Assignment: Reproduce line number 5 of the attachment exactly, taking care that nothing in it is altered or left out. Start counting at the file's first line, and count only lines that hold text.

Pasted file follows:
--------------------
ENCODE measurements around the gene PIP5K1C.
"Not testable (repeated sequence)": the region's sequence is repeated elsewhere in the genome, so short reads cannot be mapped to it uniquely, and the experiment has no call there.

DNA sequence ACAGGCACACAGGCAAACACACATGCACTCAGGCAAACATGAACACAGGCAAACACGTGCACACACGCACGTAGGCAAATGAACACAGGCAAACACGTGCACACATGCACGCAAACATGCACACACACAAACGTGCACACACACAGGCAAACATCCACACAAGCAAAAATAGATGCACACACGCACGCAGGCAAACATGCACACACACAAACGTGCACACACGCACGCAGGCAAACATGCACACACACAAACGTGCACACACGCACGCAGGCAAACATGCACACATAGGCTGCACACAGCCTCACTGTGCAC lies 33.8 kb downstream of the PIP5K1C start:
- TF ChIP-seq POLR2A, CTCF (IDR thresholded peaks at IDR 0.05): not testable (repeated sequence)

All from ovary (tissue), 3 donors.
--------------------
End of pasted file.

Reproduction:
All from ovary (tissue), 3 donors.